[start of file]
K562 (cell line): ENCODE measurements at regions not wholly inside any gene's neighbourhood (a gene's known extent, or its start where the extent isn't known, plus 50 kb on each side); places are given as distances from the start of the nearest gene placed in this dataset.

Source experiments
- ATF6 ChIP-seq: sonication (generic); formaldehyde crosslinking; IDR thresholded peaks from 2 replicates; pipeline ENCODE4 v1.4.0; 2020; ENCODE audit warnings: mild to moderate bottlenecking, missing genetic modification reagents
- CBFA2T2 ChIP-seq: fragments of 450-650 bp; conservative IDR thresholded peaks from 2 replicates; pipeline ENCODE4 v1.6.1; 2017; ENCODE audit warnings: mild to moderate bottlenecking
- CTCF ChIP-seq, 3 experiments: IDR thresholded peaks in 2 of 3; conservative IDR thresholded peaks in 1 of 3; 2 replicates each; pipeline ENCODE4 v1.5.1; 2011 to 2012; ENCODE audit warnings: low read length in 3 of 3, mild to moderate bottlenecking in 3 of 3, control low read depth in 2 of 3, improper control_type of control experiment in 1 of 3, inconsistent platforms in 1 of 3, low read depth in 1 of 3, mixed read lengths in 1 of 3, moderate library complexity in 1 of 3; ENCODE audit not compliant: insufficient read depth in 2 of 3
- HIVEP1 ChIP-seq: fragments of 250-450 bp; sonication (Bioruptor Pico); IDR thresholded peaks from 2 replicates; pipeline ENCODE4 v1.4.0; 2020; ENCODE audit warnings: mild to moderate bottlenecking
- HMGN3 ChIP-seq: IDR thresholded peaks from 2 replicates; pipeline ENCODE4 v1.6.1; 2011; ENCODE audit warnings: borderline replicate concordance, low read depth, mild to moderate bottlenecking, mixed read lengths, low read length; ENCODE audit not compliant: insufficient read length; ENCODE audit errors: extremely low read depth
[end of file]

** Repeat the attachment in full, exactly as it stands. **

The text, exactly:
K562 (cell line): ENCODE measurements at regions not wholly inside any gene's neighbourhood (a gene's known extent, or its start where the extent isn't known, plus 50 kb on each side); places are given as distances from the start of the nearest gene placed in this dataset.

Source experiments
- ATF6 ChIP-seq: sonication (generic); formaldehyde crosslinking; IDR thresholded peaks from 2 replicates; pipeline ENCODE4 v1.4.0; 2020; ENCODE audit warnings: mild to moderate bottlenecking, missing genetic modification reagents
- CBFA2T2 ChIP-seq: fragments of 450-650 bp; conservative IDR thresholded peaks from 2 replicates; pipeline ENCODE4 v1.6.1; 2017; ENCODE audit warnings: mild to moderate bottlenecking
- CTCF ChIP-seq, 3 experiments: IDR thresholded peaks in 2 of 3; conservative IDR thresholded peaks in 1 of 3; 2 replicates each; pipeline ENCODE4 v1.5.1; 2011 to 2012; ENCODE audit warnings: low read length in 3 of 3, mild to moderate bottlenecking in 3 of 3, control low read depth in 2 of 3, improper control_type of control experiment in 1 of 3, inconsistent platforms in 1 of 3, low read depth in 1 of 3, mixed read lengths in 1 of 3, moderate library complexity in 1 of 3; ENCODE audit not compliant: insufficient read depth in 2 of 3
- HIVEP1 ChIP-seq: fragments of 250-450 bp; sonication (Bioruptor Pico); IDR thresholded peaks from 2 replicates; pipeline ENCODE4 v1.4.0; 2020; ENCODE audit warnings: mild to moderate bottlenecking
- HMGN3 ChIP-seq: IDR thresholded peaks from 2 replicates; pipeline ENCODE4 v1.6.1; 2011; ENCODE audit warnings: borderline replicate concordance, low read depth, mild to moderate bottlenecking, mixed read lengths, low read length; ENCODE audit not compliant: insufficient read length; ENCODE audit errors: extremely low read depth